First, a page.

Corporate Social Responsibility (CSR) is a concept that can mean different things, to different people. It’s also known as corporate citizenship, responsible business, corporate sustainability, just to name a few. However, at its essence, what CSR aims to do is represent a company’s sense of social responsibility for its corporate actions.
CSR takes on many forms such as employee volunteering or educational programmes, corporate charity donations, raising awareness for particular causes, and community volunteering. These days, what makes things more interesting is that in today’s corporate environment, CSR is undergoing a transition and has now moved beyond simply what is of interest to the company and its basic legal obligations.
Corporate social responsibility is no longer a luxury, it's a necessity.
The growing consumer conscience
With increases in communications technology such as social media, consumers have more information at their disposal and are becoming more conscious in the decisions they make.
They no longer want to align themselves with traditional corporate values and have more of a voice and choice when it comes to where they place their brand loyalty. Trends are showing that customers want to do business with conscious organisations that demonstrate their awareness of corporate social responsibility. Nowadays, corporate social responsibility is all part of the customer ‘experience’.
Employees also want to work for responsible organisations. A staff member is more likely to show loyalty and commitment to a company that aligns itself to ethical business practices and meaningful social values. Employees want to feel connected and proud of the organisations they work for.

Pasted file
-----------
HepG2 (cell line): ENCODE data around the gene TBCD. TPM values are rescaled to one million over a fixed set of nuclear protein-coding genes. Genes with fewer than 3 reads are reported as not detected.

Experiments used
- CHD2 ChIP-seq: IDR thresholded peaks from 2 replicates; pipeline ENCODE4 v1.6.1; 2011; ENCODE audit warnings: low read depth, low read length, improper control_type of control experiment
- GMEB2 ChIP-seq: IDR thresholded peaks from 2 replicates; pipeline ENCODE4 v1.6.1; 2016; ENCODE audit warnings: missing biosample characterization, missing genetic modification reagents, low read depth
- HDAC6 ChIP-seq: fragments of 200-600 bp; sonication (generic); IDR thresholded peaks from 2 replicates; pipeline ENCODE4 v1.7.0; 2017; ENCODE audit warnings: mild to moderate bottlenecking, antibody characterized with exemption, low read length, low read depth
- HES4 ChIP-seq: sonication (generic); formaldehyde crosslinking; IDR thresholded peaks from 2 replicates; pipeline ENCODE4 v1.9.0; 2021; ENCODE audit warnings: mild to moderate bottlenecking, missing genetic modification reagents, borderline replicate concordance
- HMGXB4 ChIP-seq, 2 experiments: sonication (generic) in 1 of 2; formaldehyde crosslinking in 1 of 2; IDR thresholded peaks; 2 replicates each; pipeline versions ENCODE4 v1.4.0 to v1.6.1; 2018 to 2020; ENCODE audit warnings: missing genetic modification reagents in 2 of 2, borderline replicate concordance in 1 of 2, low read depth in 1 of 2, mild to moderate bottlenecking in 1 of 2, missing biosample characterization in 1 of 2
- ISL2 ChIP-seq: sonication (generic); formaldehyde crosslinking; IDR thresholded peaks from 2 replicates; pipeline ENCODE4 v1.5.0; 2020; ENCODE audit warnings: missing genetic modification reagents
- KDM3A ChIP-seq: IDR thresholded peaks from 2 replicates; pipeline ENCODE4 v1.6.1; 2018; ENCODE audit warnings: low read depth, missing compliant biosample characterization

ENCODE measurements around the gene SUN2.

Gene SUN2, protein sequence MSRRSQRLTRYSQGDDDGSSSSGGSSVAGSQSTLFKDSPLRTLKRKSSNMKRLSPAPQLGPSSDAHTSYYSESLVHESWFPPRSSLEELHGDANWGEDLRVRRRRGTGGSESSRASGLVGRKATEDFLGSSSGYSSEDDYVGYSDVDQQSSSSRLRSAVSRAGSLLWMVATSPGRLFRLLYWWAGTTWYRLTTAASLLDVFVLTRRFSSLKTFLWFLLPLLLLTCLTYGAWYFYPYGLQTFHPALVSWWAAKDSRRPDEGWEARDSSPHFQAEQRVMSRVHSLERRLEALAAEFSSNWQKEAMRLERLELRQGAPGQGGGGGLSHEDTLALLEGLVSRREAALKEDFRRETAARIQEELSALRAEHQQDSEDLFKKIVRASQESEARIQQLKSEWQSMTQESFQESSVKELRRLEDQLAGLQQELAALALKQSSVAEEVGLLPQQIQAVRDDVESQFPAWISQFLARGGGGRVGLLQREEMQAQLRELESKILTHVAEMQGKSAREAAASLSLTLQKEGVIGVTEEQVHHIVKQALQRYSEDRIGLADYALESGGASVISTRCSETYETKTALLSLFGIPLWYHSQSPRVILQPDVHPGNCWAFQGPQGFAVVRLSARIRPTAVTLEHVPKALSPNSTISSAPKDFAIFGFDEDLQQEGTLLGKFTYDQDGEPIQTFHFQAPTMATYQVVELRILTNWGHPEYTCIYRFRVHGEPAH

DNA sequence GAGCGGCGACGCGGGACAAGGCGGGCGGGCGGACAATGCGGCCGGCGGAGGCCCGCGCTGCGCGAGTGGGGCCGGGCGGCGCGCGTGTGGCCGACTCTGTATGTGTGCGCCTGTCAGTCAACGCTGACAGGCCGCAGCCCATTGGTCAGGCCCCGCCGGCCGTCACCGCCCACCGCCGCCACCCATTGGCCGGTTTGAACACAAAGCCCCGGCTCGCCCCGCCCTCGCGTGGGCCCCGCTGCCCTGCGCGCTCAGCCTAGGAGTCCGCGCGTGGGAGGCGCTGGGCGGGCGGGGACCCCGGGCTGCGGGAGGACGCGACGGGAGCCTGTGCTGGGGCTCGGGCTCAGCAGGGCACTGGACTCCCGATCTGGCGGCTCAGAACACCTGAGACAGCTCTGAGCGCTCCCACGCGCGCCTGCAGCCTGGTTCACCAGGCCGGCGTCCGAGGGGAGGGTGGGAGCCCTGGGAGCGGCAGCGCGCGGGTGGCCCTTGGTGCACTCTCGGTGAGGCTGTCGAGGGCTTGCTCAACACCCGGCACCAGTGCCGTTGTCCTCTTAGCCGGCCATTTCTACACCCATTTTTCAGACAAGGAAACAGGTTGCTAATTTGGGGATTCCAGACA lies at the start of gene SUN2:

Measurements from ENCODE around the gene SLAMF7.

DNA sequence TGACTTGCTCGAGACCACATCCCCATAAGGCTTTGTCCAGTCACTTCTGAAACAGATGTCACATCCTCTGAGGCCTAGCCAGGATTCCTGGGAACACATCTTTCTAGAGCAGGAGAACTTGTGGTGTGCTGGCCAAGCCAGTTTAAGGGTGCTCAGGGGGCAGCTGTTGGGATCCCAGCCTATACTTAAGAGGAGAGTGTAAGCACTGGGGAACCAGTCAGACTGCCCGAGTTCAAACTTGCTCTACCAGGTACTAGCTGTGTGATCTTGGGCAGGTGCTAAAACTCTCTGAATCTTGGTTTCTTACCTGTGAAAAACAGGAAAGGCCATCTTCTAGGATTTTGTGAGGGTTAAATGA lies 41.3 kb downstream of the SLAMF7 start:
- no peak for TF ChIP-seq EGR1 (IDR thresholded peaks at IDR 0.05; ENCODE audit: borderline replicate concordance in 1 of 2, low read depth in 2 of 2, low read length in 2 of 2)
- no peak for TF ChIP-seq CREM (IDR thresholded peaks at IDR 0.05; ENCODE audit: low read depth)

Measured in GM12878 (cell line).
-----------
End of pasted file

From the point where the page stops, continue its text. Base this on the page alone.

In order to fully engage today’s workforce, it has become essential to make CSR part of your organisational culture, and can no longer be deemed a luxury.
Whichever way you look at it, CSR makes for good PR. And, it gives back to the community in the process. So, corporate social responsibility is a win-win situation for both businesses and consumers in today’s marketplace.
A company’s level of moral accountability builds esteem and maintains a positive image within the community it serves. People like to see businesses doing good, and your perceived social value plays a big role in keeping your reputation in tact.
It’s just good business practice
Nowadays, it’s really hard to avoid incorporating some form of CSR into your business practice. It should be a part of your core business approach to align yourself with another section of the market, and make yourself known as being part of the social change movement.
It’s best practice to use CSR to manage your organisation’s impact on parts of the ecological and social environment, as well as the impact you have on your stakeholders, including not only consumers, but employees, investors, and communities. What was once considered a luxury has now become fundamental to the way we do business.
More robust strategic partnerships
Linking with organisations that might previously have been left out of the corporate conversation brings more diversity to your business decision-making capabilities.
By partnering up with NGOs, charities, volunteer organisations and so on, it offers your business a different perspective and broadens your scope of business knowledge. Bring socially responsible organisations into your decision-making processes to really get to the heart of certain issues and offer creative and sustainable solutions that benefit all involved.
Want to know how to incorporate CSR into your business practices?